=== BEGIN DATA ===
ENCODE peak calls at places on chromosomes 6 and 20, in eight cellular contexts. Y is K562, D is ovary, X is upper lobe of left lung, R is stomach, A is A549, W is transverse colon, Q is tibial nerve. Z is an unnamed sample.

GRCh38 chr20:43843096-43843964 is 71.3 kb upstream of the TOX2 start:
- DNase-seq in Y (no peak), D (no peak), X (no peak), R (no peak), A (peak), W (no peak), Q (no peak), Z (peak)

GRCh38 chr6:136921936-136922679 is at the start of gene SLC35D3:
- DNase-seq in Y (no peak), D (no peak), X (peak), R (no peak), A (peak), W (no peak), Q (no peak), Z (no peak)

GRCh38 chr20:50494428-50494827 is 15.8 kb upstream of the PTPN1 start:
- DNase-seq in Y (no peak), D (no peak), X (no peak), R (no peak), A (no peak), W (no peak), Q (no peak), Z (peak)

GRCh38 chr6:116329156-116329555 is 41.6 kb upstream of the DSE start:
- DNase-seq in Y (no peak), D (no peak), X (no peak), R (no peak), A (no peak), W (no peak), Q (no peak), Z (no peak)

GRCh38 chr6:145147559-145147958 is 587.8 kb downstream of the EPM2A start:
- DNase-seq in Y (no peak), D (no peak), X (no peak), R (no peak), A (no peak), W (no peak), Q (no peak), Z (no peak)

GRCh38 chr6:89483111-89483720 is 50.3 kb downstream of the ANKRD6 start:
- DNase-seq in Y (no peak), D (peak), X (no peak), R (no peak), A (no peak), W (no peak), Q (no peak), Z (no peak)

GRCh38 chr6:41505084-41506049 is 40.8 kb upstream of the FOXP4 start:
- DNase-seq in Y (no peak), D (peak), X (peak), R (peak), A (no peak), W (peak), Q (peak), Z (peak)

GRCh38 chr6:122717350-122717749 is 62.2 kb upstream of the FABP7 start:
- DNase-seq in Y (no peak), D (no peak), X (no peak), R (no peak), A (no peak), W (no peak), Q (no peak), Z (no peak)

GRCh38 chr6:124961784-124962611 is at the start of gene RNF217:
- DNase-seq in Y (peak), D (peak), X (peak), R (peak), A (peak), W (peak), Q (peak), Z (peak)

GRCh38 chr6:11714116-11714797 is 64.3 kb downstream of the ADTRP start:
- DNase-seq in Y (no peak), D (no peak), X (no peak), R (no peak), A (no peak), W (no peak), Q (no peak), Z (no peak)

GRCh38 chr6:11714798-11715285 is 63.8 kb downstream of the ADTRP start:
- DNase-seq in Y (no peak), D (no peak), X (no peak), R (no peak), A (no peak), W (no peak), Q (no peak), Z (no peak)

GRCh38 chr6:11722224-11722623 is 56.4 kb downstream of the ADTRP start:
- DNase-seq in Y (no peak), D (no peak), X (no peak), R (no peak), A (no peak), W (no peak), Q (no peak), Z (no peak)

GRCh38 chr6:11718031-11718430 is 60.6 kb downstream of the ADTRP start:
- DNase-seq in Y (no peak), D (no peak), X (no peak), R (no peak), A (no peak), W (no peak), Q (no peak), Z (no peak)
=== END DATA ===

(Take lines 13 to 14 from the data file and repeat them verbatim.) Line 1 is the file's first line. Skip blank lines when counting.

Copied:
- DNase-seq in Y (no peak), D (peak), X (no peak), R (no peak), A (no peak), W (no peak), Q (no peak), Z (no peak)

GRCh38 chr6:41505084-41506049 is 40.8 kb upstream of the FOXP4 start: